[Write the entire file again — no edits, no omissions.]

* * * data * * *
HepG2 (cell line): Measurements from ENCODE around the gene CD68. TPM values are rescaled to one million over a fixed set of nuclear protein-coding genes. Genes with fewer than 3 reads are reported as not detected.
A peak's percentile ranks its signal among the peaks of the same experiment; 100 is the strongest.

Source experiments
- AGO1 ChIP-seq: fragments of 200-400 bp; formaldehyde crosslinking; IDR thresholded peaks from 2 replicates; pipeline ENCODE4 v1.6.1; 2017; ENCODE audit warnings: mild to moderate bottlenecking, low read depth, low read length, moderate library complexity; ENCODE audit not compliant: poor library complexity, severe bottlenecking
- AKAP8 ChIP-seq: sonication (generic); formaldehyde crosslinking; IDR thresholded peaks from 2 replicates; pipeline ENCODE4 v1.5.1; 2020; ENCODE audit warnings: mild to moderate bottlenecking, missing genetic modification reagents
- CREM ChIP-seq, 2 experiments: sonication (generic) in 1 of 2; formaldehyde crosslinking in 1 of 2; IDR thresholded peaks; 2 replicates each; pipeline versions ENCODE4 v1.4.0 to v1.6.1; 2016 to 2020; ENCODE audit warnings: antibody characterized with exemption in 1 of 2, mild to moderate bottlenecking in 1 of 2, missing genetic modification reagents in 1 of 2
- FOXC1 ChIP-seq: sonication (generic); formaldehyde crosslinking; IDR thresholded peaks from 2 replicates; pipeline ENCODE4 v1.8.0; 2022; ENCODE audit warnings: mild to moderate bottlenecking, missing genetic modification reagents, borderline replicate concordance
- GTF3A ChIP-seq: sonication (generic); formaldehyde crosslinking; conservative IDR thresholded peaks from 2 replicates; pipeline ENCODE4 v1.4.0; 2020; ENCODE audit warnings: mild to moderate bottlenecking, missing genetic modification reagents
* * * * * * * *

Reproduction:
HepG2 (cell line): Measurements from ENCODE around the gene CD68. TPM values are rescaled to one million over a fixed set of nuclear protein-coding genes. Genes with fewer than 3 reads are reported as not detected.
A peak's percentile ranks its signal among the peaks of the same experiment; 100 is the strongest.

Source experiments
- AGO1 ChIP-seq: fragments of 200-400 bp; formaldehyde crosslinking; IDR thresholded peaks from 2 replicates; pipeline ENCODE4 v1.6.1; 2017; ENCODE audit warnings: mild to moderate bottlenecking, low read depth, low read length, moderate library complexity; ENCODE audit not compliant: poor library complexity, severe bottlenecking
- AKAP8 ChIP-seq: sonication (generic); formaldehyde crosslinking; IDR thresholded peaks from 2 replicates; pipeline ENCODE4 v1.5.1; 2020; ENCODE audit warnings: mild to moderate bottlenecking, missing genetic modification reagents
- CREM ChIP-seq, 2 experiments: sonication (generic) in 1 of 2; formaldehyde crosslinking in 1 of 2; IDR thresholded peaks; 2 replicates each; pipeline versions ENCODE4 v1.4.0 to v1.6.1; 2016 to 2020; ENCODE audit warnings: antibody characterized with exemption in 1 of 2, mild to moderate bottlenecking in 1 of 2, missing genetic modification reagents in 1 of 2
- FOXC1 ChIP-seq: sonication (generic); formaldehyde crosslinking; IDR thresholded peaks from 2 replicates; pipeline ENCODE4 v1.8.0; 2022; ENCODE audit warnings: mild to moderate bottlenecking, missing genetic modification reagents, borderline replicate concordance
- GTF3A ChIP-seq: sonication (generic); formaldehyde crosslinking; conservative IDR thresholded peaks from 2 replicates; pipeline ENCODE4 v1.4.0; 2020; ENCODE audit warnings: mild to moderate bottlenecking, missing genetic modification reagents